α‐Mangostin promotes apoptosis of human rheumatoid
arthritis fibroblast‐like synoviocytes by reactive oxygen
species‐dependent activation of ERK1/2 mitogen‐activated
protein kinase
Xiaoyun Sheng1 | Jun Li2 | Chao Zhang3 | Lianggong Zhao1 | Laiwei Guo1 |
Tianen Xu1 | Jiaxin Jin1 | Meng Wu1 | Yayi Xia1,4
Department of Orthopaedics, Lanzhou
University Second Hospital, Lanzhou,
Gansu, PR China
The Anesthesia Surgery Clinical Medical
Center, Lanzhou University Second
Hospital, Lanzhou, Gansu, PR China
Department of Spine Surgery, The
Second Xiangya Hospital of Central South
University, Changsha, Hunan, PR China
Gansu Key Laboratory of Orthopaedics,
lanzhou, Gansu, China
Yayi Xia, Department of Orthopaedics,
Lanzhou University Second Hospital,
No. 82 Cuiyingmen, Lanzhou, 730000
Gansu, PR China; Gansu Key Laboratory
of Orthopaedics, Lanzhou, Gansu, PR
Email: [email protected];
[email protected]
α‐Mangostin (α‐M) is a commonly used traditional medicine with various
biological and pharmacological activities. Our study aimed to explore the effects
and mechanism of α‐M in regulating apoptosis of rheumatoid arthritis
fibroblast‐like synoviocytes (RA‐FLS). α‐M of 10 to 100 μM was used to treat
RA‐FLS for 24 hours, followed by measuring cell viability and apoptosis. The
involvement of reactive oxygen species (ROS) and mitogen‐activated protein
kinases was detected. Treatment of α‐M promoted apoptosis and reduced
viability of RA‐FLS in a dose‐dependent manner. The mitochondrial membrane
potential in RA‐FLS was remarkably reduced by α‐M treatment, accompanied
by the cytochrome c accumulation in the cytosol and increased activities of
caspase‐3 and caspase‐9. Moreover, we found that α‐M treatment promoted
ROS production and extracellular signal‐regulated kinase 1/2 (ERK1/2)
phosphorylation. The proapoptotic activity of α‐M in RA‐FLS was markedly
reversed by the co‐induction with the ERK1/2 inhibitor LY3214996 or ROS
scavenger N‐acetyl‐L‐cysteine. In conclusion, our studies found that α‐M had
remarkable proapoptotic activities in RA‐FLS, which is regulated by the
induction of ROS accumulation and ERK1/2 phosphorylation. α‐M may thus
have potential therapeutic effects for rheumatoid arthritis.
apoptosis, extracellular signal‐regulated kinase 1/2, rheumatoid arthritis, rheumatoid arthritis
fibroblast‐like synoviocytes, α‐mangostin
Rheumatoid arthritis (RA) is a systemic inflammatory
disease that primarily affects the joints. In RA, the immune
system damages the lining of the joints and synovium,
which leads to the destruction of bone and articular
cartilage. Mechanism of the disease is highly complex and
the underlying mechanisms are still being elucidated.
However, it is known that fibroblast‐like synoviocytes
(FLS) play a critical role in the pathogenesis of RA.1 As
the disease progresses, the activation of FLS leads to the
production of various proinflammatory mediators that
J Cell Biochem. 2019;1-9. © 2019 Wiley Periodicals, Inc. | 1
signal to recruit, retain, and activate local immune cells.
These cells, along with resident tissue cells, cause tissue
destruction via an unregulated immune response.2 The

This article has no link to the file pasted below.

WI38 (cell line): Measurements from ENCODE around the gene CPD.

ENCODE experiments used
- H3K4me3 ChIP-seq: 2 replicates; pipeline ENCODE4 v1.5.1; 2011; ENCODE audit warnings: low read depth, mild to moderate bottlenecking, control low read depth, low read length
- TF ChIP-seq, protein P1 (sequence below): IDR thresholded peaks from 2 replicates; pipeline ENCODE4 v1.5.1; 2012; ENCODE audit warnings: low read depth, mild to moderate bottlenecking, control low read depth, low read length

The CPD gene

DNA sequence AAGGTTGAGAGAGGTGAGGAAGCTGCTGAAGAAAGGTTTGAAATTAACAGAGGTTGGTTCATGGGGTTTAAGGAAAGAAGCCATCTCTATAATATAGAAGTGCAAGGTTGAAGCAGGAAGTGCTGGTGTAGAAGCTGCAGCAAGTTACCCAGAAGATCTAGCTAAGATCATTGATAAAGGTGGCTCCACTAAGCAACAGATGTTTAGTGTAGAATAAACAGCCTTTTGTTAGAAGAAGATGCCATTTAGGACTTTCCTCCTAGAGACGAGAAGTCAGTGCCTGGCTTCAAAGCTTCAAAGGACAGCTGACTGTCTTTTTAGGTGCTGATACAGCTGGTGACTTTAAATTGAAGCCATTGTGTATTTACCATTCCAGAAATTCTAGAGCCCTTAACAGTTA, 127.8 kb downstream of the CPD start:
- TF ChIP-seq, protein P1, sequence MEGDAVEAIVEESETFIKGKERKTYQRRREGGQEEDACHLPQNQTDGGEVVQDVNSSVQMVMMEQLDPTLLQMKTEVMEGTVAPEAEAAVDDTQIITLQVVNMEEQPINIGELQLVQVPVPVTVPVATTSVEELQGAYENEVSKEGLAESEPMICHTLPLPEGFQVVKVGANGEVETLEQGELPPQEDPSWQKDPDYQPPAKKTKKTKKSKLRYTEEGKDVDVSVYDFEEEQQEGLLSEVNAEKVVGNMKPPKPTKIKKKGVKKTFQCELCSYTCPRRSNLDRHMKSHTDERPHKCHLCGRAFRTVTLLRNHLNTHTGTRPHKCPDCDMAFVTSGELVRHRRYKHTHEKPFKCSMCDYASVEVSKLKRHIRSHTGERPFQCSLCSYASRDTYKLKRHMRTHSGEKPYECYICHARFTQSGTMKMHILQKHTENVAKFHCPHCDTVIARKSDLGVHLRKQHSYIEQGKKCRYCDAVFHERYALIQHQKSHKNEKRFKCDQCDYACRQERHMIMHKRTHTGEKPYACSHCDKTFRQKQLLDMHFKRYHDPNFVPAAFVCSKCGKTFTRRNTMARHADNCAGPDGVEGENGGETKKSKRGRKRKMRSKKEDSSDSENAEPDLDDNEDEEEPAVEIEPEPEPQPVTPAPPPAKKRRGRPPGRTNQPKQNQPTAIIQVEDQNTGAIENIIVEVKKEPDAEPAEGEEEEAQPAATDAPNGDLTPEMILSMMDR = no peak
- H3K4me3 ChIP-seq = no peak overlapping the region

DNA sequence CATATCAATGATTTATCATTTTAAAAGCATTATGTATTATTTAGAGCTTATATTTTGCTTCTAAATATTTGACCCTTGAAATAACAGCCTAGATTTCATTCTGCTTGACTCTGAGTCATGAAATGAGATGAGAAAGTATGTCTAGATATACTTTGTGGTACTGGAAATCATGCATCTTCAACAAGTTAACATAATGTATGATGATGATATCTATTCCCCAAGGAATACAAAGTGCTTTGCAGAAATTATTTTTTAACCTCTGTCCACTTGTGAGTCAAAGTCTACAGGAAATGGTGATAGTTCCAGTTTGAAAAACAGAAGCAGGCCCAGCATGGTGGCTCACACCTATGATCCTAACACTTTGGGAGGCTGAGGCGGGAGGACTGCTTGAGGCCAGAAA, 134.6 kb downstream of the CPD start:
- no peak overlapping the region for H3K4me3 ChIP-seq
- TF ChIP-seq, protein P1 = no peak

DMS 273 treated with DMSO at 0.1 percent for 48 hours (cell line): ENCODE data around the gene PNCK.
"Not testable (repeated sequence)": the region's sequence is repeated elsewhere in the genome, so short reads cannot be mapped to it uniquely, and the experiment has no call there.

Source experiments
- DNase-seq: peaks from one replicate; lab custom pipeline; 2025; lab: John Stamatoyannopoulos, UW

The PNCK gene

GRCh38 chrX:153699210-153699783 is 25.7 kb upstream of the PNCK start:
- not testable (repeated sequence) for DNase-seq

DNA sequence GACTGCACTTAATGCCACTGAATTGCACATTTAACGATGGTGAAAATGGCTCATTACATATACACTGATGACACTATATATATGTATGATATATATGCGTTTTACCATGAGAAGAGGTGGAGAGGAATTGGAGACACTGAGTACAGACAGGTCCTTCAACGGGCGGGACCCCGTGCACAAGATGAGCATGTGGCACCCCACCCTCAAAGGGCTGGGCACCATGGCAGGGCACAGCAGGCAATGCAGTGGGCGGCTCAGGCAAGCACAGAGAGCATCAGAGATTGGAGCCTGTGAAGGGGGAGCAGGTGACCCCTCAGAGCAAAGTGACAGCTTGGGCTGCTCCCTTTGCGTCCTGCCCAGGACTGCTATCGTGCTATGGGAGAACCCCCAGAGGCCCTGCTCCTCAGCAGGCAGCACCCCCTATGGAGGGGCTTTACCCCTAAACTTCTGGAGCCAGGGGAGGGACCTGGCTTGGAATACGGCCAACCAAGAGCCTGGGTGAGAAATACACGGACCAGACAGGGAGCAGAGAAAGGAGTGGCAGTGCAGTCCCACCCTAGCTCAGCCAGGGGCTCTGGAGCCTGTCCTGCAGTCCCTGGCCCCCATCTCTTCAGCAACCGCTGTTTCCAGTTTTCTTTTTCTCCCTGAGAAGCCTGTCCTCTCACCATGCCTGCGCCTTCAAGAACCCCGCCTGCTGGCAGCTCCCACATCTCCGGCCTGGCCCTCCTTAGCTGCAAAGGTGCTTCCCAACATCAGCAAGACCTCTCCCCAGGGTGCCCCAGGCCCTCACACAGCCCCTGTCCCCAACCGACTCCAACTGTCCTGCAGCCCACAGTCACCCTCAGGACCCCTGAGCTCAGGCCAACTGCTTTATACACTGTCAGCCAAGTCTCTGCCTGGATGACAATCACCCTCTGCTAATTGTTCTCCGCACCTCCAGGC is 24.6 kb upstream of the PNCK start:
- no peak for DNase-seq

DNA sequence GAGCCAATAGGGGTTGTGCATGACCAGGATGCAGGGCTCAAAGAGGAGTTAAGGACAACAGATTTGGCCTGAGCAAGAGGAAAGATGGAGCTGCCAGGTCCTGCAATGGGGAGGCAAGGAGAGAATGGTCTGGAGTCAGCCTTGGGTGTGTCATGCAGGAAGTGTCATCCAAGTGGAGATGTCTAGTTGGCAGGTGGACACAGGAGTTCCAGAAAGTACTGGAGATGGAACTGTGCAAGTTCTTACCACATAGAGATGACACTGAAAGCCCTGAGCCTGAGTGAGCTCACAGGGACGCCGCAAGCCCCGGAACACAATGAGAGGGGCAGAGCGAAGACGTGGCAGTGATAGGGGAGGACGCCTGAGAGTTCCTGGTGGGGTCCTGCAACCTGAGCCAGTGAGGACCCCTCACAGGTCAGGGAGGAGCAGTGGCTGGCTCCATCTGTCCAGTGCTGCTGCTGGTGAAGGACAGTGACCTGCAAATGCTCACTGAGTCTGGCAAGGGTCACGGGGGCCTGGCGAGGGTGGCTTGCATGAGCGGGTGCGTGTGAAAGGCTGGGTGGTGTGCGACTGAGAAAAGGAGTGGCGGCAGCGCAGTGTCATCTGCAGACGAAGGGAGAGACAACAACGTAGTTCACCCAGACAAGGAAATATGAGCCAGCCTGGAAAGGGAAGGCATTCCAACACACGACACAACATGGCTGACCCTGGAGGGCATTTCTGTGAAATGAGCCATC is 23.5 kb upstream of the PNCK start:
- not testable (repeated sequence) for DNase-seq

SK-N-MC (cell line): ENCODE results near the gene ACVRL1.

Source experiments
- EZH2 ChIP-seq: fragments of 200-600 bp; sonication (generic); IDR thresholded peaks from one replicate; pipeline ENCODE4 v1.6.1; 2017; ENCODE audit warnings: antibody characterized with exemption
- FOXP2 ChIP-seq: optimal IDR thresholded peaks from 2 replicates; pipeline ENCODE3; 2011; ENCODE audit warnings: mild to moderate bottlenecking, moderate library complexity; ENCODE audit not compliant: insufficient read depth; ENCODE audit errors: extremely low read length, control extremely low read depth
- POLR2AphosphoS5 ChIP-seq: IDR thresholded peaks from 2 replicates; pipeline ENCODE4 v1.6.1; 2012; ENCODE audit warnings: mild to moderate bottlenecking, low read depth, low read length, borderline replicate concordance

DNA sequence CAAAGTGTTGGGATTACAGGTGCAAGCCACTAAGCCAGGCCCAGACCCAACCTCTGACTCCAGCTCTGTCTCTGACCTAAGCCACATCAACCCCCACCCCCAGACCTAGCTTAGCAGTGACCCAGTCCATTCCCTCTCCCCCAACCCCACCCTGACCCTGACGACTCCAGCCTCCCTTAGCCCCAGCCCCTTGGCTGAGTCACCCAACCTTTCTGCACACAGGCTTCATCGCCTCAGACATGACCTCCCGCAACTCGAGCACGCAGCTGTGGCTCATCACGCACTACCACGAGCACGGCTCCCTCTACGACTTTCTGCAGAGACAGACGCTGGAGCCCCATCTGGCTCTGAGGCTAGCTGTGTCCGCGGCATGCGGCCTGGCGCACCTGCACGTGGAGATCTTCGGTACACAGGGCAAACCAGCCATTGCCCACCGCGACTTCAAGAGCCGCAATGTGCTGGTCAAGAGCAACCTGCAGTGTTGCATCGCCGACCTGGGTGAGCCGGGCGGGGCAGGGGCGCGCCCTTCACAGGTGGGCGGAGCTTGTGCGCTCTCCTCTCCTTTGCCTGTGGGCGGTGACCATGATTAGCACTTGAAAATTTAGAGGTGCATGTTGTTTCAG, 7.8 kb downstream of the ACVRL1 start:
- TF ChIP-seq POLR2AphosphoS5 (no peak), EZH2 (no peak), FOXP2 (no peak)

synovium, usually consisting of an inner lining and three
layers of adjacent cells, is expanded to form multiple layers
of proliferative and destructive tissue in RA. Known as
pannus, this is a direct result of increased numbers of FLS,
which actively and aggressively remodel the tissue structure
of the joint via inflammatory processes. These cells can
contribute to local cartilage degradation and promote
synovial inflammation by releasing chemokines and
cytokines, and metalloproteases that break down the
extracellular cellular matrix.3 In addition, the release of
pro‐inflammatory molecules and growth factors can
activate FLS to secrete interleukins and prostanoids to
further propagate the unhealthy immune response.4
Furthermore, additional studies have indicated that FLS
directly interact with infiltrating T and B cells via LFA‐1/
ICAM‐1 to secrete inflammatory cytokines.5
Inactivation or removal of FLS presents a therapeutic
approach for treating RA, based upon the pivotal role
played by these cells in disease initiation and progression
via inflammatory processes. α‐Mangostin (α‐M) is a
naturally occurring xanthone with a range of biological
activities and the potential to be used as a treatment for
many diseases, including cancers6,7 and obesity.8 α‐M is
isolated from the mangosteen tree and displays activity as
an antineoplastic agent, an antioxidant, an antiproliferative,
and an inducer of apoptosis.9 α‐M was shown to induce
cervical cancer cell apoptosis by activating ASK1/p38
signaling and promoting the production of reactive oxygen
species (ROS).10 Many studies have demonstrated the anti‐
inflammatory properties of the compound and it has been
shown to reduce edema through anti‐inflammatory
effects.11 Regarding arthritis, the compound reduced
immunocytoadherence in animal studies and inhibited
primary and secondary responses to adjuvant‐induced
disease.12 Other studies have also shown that xanthones
can ease experimental arthritis in mice by inhibiting
proliferation of FLS through modulation of mitogen‐
activated protein kinase (MAPK) signaling.13,14
Previous studies have shown that the therapeutic
effect of α‐M in RA is mainly via immunosuppressive